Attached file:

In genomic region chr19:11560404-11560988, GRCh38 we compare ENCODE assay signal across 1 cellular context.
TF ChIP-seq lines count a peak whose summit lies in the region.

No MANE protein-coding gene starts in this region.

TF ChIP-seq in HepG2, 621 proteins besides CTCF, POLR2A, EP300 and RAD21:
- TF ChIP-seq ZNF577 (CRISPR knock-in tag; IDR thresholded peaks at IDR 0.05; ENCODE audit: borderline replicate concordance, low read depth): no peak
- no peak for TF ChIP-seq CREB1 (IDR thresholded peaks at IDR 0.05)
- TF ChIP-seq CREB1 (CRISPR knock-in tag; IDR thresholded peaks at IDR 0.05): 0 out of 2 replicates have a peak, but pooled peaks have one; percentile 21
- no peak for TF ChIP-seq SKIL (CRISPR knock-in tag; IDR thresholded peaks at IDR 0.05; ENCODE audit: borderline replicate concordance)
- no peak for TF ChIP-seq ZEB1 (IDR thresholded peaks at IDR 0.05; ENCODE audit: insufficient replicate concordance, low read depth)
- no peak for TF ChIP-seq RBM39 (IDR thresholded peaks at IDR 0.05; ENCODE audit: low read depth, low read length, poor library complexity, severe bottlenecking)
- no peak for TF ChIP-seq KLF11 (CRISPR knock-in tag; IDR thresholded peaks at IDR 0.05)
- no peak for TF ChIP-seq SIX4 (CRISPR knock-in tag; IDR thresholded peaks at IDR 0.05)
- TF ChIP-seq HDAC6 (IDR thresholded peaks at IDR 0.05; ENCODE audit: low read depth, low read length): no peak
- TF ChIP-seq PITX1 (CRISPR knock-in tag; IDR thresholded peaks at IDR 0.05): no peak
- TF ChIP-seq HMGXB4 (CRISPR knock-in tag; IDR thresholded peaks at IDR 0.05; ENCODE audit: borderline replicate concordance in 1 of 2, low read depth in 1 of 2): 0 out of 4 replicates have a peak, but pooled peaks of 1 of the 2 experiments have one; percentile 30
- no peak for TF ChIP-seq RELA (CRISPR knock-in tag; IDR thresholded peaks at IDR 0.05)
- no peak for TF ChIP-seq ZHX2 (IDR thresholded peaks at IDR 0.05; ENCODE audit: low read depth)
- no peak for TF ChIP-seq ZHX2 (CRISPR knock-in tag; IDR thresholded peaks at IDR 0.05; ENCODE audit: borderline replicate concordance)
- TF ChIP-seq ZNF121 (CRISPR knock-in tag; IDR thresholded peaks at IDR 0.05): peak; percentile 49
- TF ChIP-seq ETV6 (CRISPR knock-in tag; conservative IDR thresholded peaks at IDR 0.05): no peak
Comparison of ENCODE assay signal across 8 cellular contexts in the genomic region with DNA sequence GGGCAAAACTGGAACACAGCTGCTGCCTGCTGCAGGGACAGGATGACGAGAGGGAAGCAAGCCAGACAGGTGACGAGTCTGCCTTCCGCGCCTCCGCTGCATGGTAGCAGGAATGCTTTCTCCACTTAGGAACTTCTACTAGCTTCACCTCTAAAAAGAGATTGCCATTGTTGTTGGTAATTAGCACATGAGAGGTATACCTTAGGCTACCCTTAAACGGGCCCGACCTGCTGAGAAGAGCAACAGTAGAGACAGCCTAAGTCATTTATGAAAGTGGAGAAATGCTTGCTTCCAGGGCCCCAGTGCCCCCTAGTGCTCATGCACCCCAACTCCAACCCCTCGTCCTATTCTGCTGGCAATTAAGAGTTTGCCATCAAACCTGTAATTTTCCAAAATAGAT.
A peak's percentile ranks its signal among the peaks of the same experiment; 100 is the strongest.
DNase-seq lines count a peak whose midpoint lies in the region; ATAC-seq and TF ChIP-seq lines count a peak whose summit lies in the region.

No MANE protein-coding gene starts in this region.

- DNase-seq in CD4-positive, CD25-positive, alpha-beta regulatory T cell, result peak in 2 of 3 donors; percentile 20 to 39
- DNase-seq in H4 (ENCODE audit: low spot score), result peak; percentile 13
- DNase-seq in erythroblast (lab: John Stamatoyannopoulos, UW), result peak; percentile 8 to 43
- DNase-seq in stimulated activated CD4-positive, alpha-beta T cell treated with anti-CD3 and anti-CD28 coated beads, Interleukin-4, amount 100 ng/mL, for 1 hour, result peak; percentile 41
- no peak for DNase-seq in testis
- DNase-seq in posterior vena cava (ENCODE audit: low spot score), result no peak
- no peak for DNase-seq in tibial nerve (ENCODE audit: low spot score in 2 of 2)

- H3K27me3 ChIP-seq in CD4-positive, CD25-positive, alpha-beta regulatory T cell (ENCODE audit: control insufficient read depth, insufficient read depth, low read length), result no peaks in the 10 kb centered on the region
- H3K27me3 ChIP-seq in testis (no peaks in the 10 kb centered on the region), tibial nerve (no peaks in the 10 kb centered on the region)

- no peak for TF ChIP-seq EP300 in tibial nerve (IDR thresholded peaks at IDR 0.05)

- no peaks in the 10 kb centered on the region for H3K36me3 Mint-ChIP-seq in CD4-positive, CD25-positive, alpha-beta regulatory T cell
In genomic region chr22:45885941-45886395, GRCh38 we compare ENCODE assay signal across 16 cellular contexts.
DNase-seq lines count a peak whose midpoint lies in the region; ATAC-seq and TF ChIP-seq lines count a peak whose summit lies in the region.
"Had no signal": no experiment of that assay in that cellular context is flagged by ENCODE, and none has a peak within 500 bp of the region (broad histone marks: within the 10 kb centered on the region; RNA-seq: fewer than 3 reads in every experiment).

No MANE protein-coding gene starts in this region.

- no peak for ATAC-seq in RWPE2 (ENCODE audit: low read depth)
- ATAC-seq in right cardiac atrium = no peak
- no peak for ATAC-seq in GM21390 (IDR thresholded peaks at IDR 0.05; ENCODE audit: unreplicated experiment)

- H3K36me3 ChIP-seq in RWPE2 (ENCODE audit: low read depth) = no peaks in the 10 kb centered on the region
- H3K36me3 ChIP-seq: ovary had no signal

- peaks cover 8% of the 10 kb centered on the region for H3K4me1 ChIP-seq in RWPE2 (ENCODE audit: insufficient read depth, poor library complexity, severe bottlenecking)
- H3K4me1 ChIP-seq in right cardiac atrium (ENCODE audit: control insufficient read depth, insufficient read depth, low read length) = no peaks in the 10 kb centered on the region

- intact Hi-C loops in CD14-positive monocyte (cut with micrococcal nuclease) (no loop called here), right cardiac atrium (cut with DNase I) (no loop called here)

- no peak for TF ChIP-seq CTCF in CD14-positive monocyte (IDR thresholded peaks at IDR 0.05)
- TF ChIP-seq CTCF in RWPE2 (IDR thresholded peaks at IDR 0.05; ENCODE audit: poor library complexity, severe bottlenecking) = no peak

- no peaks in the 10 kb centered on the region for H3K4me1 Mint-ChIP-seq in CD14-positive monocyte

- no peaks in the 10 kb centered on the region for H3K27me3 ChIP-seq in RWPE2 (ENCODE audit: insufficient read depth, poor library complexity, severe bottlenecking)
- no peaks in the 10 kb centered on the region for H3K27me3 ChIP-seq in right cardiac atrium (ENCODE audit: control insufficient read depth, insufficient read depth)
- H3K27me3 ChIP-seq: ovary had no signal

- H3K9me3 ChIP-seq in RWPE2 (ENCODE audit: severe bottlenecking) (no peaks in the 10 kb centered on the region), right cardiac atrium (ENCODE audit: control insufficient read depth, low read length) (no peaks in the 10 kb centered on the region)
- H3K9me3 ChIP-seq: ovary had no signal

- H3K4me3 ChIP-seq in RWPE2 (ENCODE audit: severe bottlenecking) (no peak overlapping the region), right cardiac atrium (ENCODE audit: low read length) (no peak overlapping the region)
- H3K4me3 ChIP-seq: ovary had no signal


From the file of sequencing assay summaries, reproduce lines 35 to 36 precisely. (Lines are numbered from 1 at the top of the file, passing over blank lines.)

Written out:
- no peaks in the 10 kb centered on the region for H3K36me3 Mint-ChIP-seq in CD4-positive, CD25-positive, alpha-beta regulatory T cell
In genomic region chr22:45885941-45886395, GRCh38 we compare ENCODE assay signal across 16 cellular contexts.